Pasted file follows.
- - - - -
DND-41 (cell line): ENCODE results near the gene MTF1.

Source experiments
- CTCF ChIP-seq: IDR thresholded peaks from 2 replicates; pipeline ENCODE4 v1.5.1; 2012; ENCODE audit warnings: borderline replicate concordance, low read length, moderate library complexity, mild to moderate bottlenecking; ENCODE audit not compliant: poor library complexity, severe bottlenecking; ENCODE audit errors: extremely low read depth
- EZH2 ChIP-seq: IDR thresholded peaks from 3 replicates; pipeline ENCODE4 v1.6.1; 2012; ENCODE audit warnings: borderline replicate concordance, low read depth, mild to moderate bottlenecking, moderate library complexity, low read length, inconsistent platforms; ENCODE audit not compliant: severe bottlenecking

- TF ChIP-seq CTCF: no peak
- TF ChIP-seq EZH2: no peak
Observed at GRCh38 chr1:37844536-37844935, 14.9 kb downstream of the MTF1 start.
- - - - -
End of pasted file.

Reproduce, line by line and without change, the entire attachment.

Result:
DND-41 (cell line): ENCODE results near the gene MTF1.

Source experiments
- CTCF ChIP-seq: IDR thresholded peaks from 2 replicates; pipeline ENCODE4 v1.5.1; 2012; ENCODE audit warnings: borderline replicate concordance, low read length, moderate library complexity, mild to moderate bottlenecking; ENCODE audit not compliant: poor library complexity, severe bottlenecking; ENCODE audit errors: extremely low read depth
- EZH2 ChIP-seq: IDR thresholded peaks from 3 replicates; pipeline ENCODE4 v1.6.1; 2012; ENCODE audit warnings: borderline replicate concordance, low read depth, mild to moderate bottlenecking, moderate library complexity, low read length, inconsistent platforms; ENCODE audit not compliant: severe bottlenecking

- TF ChIP-seq CTCF: no peak
- TF ChIP-seq EZH2: no peak
Observed at GRCh38 chr1:37844536-37844935, 14.9 kb downstream of the MTF1 start.